I have promised to write more, and though I’ve had fun filling up the pages of my notebook since arriving in Tokyo, I realise those are a little hard to share with everyone who has asked about Japan, what life here is like, and what I’m learning from studying design in this country. So here we go!
Lesson 1: Tokyo is huge
It’s been three weeks since I landed in Tokyo. In the last week I have had days when I think I am finally shifting gears from feeling like a traveller to this is where I live right now. But then I go explore a new area of Tokyo and realise that not only have not scratched the surface of this city, I’m still hovering above it looking down. Anyone who has been here knows this, but Tokyo is huge. I thought I knew what a big city, after all, I am from São Paulo, the sprawling concrete-jungle megalopolis of Latin America and I spend six years frantically running around New York, but the scale of this feels much greater. Maybe I feel that way because I had years growing up to get to know São Paulo, or because New York is packed but condensed in a relatively compact geographical area. It might also be because Japan’s incredible safety standard means you don’t have to be shy about exploring all areas of Tokyo. The sense I have is that I have done quite a few “30 min on google maps” journeys from neighbourhood to neighbourhood in Tokyo and still have a long list of green ‘Want to go’ pins on my map. Luckily, I have a few months to explore them!
Lesson 2: When does rush hour end?
The city is hectically and efficiently connected. I know, hectic and efficient aren’t two adjectives usually seen together, but here they feel appropriate. 12 different transit lines and millions of people riding the public transport system daily is quite hectic, but somehow that is mitigated by incredibly efficient, colour-coded, numbered, iconographic signage in both Japanese and English. Whether it is 7pm or 11pm, the stations seem to always be flooded with people, which has left us with the recurring question above.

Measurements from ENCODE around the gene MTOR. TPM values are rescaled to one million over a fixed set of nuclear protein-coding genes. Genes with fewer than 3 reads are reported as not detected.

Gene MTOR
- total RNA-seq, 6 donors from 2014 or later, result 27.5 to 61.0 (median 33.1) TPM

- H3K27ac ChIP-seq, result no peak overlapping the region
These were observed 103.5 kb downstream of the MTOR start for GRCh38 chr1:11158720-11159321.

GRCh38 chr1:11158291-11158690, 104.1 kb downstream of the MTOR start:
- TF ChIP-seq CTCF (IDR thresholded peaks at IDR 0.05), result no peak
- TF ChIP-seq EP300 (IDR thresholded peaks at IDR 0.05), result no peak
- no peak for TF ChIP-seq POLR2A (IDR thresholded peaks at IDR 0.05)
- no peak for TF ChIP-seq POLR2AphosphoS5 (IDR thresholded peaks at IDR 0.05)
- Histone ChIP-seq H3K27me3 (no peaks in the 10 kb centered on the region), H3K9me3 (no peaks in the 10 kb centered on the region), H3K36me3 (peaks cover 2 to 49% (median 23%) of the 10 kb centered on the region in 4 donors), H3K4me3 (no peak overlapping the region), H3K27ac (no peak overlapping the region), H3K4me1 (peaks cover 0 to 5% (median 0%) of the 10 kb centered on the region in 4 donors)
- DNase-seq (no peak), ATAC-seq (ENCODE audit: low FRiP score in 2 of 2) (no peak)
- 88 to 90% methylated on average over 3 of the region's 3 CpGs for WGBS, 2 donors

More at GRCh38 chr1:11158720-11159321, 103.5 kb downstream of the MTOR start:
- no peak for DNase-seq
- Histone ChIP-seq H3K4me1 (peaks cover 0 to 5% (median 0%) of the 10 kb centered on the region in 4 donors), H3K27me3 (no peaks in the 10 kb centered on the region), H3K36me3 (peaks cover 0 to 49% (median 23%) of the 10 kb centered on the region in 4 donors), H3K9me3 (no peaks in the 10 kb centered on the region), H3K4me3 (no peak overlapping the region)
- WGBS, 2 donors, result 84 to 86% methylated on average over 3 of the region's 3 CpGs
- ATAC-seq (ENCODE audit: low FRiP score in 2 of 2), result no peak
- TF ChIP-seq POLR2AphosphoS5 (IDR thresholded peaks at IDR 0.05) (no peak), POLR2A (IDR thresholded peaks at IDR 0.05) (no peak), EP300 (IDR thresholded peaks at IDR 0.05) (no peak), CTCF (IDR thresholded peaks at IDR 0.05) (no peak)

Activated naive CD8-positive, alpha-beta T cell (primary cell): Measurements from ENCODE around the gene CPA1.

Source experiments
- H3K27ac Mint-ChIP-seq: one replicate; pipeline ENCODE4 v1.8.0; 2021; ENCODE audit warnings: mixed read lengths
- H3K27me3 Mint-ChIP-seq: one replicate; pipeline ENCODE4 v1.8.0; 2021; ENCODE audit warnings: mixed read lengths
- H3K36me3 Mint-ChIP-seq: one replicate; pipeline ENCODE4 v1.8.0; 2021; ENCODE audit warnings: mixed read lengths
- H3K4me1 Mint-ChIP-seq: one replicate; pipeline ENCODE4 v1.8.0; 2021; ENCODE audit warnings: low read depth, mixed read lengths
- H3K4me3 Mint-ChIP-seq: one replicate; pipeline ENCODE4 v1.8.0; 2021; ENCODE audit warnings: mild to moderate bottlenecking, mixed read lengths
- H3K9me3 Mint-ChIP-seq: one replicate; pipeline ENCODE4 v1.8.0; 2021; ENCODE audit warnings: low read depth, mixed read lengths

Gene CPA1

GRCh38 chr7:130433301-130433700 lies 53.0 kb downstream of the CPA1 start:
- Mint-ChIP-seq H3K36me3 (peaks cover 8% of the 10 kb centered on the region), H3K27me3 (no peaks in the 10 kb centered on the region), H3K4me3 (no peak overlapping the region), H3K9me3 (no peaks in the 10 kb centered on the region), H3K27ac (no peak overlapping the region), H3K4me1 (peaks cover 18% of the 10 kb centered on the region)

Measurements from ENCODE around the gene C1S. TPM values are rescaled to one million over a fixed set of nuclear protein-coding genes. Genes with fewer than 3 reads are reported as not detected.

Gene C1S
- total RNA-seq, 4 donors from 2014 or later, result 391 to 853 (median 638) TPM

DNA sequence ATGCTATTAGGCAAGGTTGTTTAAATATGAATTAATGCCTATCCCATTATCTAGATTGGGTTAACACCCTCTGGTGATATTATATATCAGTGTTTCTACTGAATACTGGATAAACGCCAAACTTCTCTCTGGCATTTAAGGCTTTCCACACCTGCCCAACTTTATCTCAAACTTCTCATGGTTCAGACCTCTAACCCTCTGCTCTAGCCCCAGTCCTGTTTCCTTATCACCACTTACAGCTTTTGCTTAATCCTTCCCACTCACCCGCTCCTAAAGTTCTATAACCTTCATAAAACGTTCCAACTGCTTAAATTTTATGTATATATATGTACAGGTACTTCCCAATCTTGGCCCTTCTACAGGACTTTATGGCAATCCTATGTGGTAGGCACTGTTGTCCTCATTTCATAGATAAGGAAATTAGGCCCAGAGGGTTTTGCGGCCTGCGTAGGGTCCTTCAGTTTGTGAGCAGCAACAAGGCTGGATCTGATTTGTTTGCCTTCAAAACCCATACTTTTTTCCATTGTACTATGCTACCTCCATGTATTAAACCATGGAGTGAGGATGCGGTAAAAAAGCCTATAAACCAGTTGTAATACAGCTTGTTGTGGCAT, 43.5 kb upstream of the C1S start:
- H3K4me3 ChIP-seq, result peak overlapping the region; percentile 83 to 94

I am spending my time here living in a university dormitory (more on that later!) in Hiyoshi, which is 24km (about 13 miles) south of Shibuya station. On the map, that looks pretty distant, and I remember thinking before arriving that it was a bummer we were so far from the city. In reality, it takes me 19 minutes from Hiyoshi to Shibuya if I take one of the frequent express trains. The only caveat here is that the last train is around 12:30- and missing that means committing to a night in the city that only ends when the train resumes at 6am. I still look forward to experiencing that at some point, but hopefully with advanced planning.
Actual rush hour is an experience, and though I have yet to encounter the infamous gloved attendants pushing people into trains, I have seen people sardine themselves beyond comprehension. On my second day, three of us had to commute with luggage for a 9am appointment to check into our dormitories. We had heard of Japanese punctuality and didn’t want to be late. The journey was from Ebisu, which is north of central Tokyo, to Hiyoshi, which is far south, and while we left early, we failed to fully appreciate the temporal and geographical dimensions of this particular adventure. We stood on the platform at 7:30am, watching packed metro train by packed metro train go by, luggage in hand. In the end, we took the train for about 30mins in the wrong direction in order to find empty enough carriage that could hold us and our belongings and make the journey back and beyond to Hiyoshi. While in the past I struggled with suitcases rolling around in subways, that concern goes away when you’re too compact to breathe clean oxygen. To the credit of the Japanese, we did not get any comments and the entire journey was very quiet, though I did notice a death stare or two, understandably.
That’s it for now, but I’ll be writing more soon about my biggest obsession so far… food and cooking/shopping adventures when you don’t speak Japanese.